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Telangiectasias are small blood vessels just below the surface of the skin. The blood vessels are very visible through the skin. They may appear as a single vessel or as many vessels in clusters.
They may also be seen in the mouth or whites of the eyes. The may also be in other locations, such as the brain and the back of the eyes.
Telangiectasias are caused by small blood vessels that are stuck in a wide open position. There is no clear reason for why this happens in many cases.
Some telangiectasias are due to conditions like:
- Chronic sun and/or cold exposure
- Basal cell carcinoma
- Cushing’s syndrome
- Hereditary hemorrhagic telangiectasia
- Injury from surgery or radiation
- Too much estrogen—can be caused by oral contraceptives or pregnancy
|Telangiectasia may be related to rosacea.|
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Factors that increase your risk for telangiectasias are based on the underlying condition.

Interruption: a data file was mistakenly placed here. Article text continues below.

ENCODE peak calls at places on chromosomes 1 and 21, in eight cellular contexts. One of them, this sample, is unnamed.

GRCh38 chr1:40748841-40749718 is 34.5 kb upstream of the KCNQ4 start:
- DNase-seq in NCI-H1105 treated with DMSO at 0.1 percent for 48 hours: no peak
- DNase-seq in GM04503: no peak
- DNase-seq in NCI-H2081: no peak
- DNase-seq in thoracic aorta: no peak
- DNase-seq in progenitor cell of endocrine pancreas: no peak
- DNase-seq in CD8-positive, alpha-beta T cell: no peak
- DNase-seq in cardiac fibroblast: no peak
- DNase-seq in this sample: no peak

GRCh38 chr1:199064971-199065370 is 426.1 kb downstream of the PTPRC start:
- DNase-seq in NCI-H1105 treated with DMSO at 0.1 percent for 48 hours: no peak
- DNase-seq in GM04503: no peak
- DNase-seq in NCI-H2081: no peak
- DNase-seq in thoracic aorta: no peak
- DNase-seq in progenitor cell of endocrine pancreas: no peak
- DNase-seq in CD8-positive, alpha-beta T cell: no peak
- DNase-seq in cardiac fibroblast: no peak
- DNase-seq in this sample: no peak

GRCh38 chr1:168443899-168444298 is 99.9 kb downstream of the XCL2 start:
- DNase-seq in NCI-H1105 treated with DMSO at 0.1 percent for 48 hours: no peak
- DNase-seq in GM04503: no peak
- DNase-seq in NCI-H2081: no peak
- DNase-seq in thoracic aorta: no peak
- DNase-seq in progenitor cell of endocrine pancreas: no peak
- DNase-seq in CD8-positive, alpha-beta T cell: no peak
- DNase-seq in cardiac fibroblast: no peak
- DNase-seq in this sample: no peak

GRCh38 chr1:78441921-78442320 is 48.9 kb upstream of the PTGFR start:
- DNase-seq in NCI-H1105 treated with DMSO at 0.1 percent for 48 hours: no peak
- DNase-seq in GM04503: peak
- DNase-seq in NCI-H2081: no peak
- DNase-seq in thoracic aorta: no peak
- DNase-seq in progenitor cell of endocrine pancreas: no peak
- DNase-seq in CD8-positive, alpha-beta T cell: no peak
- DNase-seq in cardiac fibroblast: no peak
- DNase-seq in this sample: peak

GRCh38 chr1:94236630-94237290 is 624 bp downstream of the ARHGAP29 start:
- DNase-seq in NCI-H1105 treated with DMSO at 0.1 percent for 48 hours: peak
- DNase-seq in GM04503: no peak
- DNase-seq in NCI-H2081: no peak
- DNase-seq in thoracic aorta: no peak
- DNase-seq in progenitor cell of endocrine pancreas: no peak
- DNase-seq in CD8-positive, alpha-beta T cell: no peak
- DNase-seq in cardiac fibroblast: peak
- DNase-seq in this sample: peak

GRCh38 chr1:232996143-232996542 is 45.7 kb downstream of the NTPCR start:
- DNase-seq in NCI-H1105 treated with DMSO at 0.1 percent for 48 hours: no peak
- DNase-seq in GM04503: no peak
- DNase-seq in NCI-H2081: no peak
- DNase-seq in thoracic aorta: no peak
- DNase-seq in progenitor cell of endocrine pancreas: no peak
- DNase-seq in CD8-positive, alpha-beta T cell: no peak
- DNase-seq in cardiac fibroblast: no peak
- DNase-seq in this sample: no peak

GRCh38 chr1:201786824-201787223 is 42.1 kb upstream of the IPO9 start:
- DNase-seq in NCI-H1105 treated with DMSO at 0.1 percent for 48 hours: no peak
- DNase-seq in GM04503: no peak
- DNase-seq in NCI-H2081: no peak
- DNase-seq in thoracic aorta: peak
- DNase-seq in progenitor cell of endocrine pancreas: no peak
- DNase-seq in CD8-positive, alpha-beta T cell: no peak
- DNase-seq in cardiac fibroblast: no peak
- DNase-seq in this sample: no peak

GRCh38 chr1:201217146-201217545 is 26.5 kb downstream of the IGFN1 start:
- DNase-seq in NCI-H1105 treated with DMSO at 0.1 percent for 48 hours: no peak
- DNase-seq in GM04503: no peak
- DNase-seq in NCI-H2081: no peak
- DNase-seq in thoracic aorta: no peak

Telangiectasias may cause:
- Red patches of skin that have a lacy pattern
- Patches of red skin that turn white when pressure is applied, then red again after pressure is removed
- They can occasionally bleed
Your doctor will ask about your symptoms and medical history. A physical exam will be done.
Depending on the cause of the lesion, your doctor may take a biopsy of the area. You may be referred to a skin specialist.
Talk with your doctor about the best treatment plan for you. Often, treatment is not needed for the telangiectasias itself. Treatment depends on what is causing the telangiectasias.
Make-up can be used to cover the red patches. Depending on the type and location of telangiectasia, laser therapy or chemicals may be used to destroy the vessels.
American Academy of Dermatology
FamilyDoctor.org - American Academy of Family Physicians
Canadian Dermatology Association
The College of Family Physicians of Canada
Generalised essential telangiectasia. DermNet NZ website. Available at: http://dermnetnz.org/vascular/essential-telangiectasia.html. Updated July 1, 2011. Accessed June 11, 2013.
Rosacea. DermNet NZ website. Available at: http://dermnetnz.org/acne/rosacea.html. Updated June 8, 2013. Accessed June 11, 2013.
Rosacea. EBSCO DynaMed website. Available at: http://www.ebscohost.com/dynamed. Updated August 22, 2011. Accessed June 11, 2013.
Spider telangiectasias. Boston Children's Hospital website. Available at: http://www.childrenshospital.org/az/Site2926/mainpageS2926P1.html. Accessed February 21, 2013.
- Reviewer: Michael Woods, MD
- Review Date: 05/2014
- Update Date: 05/22/2014